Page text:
The pros and cons of each response depend on the power dynamics, but the last one is more neutral and actually stronger while being less challenging. You attempt to put aside the personal issue so that the group can return to the business issues at hand. The astute and poised message is that you’re not thrown off balance. Far from being intimidated, you are confident enough to acknowledge the attack without either retreating or fighting. You treat the insult casually, as if it’s not emotionally charged. You appear like a skilled matador side stepping the bull.

Appropriate “Put-Aside” Humor
Sometimes a well-placed humorous retort can halt an aggressive challenger without retaliation or intimidation, functioning as a Put-Aside response. If we return to the sarcastic Put-Down about arriving “on time for a change,” a Put-Aside posture could be achieved through a humorous retort like “Yep, it’s a whole new world that’s opening up for me. I even had time to try this new custom they call ‘breakfast’!”

Perhaps you smile and pat the person on the shoulder as you say, “Well, I finally opened that new alarm clock gift that you sent me in appreciation for all my contributions to the team!” The point is to be creative, and even-toned. Show others that you are rising above the game–putting aside the Put-Down. Of course, some types of humor, like flippancy or sarcasm, can come across as a Put-Down and loss of control instead of being smooth and graceful.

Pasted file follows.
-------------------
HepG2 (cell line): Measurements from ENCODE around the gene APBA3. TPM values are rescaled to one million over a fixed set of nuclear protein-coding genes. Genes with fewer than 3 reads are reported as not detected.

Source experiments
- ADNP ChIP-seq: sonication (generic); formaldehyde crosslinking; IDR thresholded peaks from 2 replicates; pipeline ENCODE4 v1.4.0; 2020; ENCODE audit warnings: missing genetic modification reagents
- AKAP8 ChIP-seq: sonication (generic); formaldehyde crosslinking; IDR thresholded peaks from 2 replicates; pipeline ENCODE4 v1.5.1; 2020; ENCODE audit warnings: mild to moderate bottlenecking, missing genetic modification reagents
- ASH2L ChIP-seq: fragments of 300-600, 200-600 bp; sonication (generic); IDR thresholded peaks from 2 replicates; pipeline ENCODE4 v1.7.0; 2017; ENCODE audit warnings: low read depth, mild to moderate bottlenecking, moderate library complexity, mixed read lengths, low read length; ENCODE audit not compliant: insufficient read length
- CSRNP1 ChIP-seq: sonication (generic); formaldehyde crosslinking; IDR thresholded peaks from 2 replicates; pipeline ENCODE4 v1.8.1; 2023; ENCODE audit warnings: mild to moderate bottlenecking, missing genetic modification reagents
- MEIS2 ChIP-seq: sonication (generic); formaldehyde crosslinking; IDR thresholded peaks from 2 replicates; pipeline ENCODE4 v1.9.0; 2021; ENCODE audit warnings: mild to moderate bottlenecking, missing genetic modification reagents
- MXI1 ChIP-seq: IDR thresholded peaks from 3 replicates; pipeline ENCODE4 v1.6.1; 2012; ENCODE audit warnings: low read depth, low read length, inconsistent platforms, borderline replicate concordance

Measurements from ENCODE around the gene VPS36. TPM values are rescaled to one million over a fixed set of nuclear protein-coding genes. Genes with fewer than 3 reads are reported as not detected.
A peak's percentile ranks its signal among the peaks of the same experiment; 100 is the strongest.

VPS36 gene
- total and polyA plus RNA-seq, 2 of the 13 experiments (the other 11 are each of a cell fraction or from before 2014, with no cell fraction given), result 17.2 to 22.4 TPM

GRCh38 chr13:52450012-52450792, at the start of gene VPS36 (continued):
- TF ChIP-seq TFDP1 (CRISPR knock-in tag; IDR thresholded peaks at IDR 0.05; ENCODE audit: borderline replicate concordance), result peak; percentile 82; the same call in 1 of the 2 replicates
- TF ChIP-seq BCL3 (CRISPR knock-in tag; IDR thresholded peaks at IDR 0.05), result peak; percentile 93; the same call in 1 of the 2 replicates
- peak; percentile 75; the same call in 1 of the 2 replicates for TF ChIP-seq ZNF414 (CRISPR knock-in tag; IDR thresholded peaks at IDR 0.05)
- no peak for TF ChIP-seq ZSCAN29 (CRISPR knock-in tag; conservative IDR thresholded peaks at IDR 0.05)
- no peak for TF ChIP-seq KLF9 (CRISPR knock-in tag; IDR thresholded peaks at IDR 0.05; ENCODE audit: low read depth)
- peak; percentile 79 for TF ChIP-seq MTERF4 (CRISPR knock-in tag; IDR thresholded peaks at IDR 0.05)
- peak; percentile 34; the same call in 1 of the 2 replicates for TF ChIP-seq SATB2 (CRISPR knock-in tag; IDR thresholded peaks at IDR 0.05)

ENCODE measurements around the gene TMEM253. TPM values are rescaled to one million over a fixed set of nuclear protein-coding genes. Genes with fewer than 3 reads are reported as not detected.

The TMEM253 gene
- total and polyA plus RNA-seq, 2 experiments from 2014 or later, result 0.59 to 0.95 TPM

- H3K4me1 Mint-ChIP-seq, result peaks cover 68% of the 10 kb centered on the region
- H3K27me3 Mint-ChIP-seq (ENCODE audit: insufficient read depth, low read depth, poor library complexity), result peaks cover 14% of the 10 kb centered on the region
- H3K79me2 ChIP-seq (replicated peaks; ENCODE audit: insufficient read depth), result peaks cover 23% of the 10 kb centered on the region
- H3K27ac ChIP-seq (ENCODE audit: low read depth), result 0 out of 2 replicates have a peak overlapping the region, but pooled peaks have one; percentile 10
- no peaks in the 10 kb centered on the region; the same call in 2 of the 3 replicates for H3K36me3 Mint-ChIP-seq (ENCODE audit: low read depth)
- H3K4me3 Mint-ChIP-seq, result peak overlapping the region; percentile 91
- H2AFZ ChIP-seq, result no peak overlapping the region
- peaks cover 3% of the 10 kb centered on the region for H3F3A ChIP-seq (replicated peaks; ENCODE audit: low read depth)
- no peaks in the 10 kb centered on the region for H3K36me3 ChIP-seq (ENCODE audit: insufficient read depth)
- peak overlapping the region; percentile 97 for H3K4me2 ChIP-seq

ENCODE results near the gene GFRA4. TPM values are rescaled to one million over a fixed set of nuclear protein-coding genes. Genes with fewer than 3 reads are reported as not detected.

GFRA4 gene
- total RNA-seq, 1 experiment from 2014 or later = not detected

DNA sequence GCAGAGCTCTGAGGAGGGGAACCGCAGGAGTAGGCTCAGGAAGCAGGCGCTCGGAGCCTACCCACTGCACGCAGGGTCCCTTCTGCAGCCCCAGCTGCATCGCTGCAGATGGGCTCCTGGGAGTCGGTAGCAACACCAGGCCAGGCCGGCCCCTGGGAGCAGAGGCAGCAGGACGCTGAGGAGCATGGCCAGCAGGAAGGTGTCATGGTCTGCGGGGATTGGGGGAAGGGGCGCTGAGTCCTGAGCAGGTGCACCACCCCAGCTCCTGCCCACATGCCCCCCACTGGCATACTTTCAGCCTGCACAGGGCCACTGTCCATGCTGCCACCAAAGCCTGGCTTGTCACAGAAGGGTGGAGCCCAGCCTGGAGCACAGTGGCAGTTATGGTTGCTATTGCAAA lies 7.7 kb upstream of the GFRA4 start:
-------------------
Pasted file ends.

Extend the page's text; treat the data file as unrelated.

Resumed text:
Yet, some responses that are technically Put-Downs can be so clever and non-offensive that it suavely serves as a tactful Put-Aside response. Oliver Wendell Holmes was quite short in stature. During one of his weekly scholarly smoking-room gatherings, a pompous colleague patronizingly smirked, “Dr. Holmes, I should think you feel rather small in the midst of all of us bigger fellows.” Holmes didn’t miss a beat as he quipped, “Yes, I feel rather like a dime amongst pennies.”

If humor is part of your verbal repertoire, what style does your pattern of humor convey? Is it self-deprecating (a Put-Up-With style) or more aggressive (a Put- Down style)? Can you create a window of opportunity to make a positive impression through well-placed, balanced humor that skillfully defuses an attack or criticism (a Put-Aside style)?

Non-Defensive Listening and Questioning for Specifics
Empathetic listening is important for handling concerns during informal, one-on-one meetings, but it also emanates positive power when handling public challenges. In a non-controversial, matter-of- fact fashion, just put into your own words the sentiments that your antagonist is expressing, and invite elaboration for understanding. By repackaging his attack into less loaded language, you show courage without provoking, you de- escalate the conflict, and you gain time to think of your next response.